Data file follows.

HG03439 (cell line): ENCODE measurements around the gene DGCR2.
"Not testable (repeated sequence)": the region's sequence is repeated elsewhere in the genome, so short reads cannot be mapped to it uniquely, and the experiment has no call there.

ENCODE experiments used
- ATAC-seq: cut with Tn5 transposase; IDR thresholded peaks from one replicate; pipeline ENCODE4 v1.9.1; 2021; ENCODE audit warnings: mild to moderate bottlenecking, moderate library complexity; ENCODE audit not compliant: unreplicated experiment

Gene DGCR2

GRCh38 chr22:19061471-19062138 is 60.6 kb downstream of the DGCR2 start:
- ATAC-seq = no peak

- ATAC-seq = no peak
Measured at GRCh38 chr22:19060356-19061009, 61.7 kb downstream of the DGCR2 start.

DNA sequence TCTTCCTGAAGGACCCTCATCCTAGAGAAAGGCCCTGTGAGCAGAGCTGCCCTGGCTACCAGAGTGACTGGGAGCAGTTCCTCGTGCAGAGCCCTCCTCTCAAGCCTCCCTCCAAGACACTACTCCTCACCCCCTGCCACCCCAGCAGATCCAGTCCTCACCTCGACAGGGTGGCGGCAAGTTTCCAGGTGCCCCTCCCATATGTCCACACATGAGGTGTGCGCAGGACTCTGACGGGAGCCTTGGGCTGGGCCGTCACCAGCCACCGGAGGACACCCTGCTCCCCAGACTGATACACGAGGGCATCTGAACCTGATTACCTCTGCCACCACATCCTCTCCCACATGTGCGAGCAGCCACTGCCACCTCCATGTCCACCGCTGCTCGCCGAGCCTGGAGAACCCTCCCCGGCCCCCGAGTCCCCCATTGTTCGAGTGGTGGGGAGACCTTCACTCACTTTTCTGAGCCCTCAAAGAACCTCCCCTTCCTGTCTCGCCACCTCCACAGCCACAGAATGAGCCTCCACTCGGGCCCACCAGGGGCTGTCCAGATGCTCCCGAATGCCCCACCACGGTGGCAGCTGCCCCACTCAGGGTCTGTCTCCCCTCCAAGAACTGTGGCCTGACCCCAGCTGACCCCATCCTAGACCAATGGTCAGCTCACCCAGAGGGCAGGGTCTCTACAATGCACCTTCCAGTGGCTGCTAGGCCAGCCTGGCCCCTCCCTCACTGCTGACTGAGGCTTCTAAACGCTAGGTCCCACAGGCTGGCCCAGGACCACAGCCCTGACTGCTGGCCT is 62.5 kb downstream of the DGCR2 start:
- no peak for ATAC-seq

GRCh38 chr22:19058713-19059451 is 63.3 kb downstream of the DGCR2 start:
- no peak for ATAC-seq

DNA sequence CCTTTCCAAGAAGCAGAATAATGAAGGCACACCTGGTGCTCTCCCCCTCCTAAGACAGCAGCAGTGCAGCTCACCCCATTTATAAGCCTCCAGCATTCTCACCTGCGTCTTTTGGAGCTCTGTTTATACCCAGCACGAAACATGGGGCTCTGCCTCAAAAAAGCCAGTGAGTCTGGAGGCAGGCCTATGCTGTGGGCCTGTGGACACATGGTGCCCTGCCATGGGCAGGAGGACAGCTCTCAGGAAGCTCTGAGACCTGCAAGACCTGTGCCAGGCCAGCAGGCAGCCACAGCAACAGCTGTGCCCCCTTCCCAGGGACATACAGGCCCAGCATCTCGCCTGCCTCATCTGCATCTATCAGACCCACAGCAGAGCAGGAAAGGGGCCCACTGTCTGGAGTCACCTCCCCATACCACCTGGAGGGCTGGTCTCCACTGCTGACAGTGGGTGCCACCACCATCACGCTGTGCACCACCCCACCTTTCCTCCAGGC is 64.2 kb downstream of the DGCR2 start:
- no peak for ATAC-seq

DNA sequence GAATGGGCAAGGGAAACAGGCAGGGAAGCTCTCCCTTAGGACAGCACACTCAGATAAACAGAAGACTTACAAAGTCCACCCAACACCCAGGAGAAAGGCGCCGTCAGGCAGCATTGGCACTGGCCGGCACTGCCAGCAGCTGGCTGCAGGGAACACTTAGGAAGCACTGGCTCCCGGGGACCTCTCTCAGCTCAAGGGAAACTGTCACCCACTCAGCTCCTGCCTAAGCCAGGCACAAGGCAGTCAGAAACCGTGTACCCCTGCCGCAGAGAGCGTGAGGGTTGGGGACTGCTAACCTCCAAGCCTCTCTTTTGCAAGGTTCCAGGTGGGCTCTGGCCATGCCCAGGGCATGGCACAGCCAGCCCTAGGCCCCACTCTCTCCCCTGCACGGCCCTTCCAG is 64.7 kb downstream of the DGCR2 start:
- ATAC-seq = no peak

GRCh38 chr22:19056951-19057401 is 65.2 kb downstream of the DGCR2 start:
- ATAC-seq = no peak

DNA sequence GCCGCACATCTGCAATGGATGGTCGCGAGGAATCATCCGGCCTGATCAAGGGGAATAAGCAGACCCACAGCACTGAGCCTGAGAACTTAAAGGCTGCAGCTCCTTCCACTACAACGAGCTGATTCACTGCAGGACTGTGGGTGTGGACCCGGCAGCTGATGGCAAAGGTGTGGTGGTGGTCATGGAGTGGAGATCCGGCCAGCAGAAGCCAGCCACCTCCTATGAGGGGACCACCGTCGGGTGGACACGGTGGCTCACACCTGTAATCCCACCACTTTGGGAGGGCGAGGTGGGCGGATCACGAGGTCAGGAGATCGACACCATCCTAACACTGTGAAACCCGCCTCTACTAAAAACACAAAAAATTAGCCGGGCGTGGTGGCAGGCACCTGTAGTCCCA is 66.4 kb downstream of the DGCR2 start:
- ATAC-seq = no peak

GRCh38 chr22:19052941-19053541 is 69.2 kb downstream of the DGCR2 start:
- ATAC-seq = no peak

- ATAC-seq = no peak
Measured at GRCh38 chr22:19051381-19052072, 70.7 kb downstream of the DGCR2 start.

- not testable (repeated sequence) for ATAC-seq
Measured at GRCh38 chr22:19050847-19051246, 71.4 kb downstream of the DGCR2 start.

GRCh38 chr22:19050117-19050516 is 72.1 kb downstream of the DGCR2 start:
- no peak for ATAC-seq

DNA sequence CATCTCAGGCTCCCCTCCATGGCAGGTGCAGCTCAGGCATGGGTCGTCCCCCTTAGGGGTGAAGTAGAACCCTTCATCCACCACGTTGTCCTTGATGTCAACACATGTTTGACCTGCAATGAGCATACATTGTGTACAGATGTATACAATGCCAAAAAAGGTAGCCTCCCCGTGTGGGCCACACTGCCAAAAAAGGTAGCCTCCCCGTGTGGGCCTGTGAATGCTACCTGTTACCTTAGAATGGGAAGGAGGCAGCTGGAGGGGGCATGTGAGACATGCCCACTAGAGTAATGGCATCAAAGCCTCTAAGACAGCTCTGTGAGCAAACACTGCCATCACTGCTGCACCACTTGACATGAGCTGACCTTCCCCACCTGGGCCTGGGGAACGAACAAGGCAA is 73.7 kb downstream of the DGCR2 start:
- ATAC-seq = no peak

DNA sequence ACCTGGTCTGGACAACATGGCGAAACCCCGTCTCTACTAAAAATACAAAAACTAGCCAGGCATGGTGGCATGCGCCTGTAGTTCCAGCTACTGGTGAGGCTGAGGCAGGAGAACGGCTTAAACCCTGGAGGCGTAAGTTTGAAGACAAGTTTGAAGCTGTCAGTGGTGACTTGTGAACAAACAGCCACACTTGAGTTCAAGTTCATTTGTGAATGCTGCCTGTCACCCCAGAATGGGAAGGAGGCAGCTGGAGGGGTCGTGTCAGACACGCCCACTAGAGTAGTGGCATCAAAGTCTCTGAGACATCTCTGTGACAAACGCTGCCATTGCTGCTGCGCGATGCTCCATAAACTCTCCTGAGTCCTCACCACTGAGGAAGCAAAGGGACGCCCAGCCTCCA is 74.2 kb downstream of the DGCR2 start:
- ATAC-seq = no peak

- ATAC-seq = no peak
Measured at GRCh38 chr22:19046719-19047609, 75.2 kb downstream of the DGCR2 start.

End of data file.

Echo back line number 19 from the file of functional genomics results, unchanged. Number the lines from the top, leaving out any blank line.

- ATAC-seq = no peak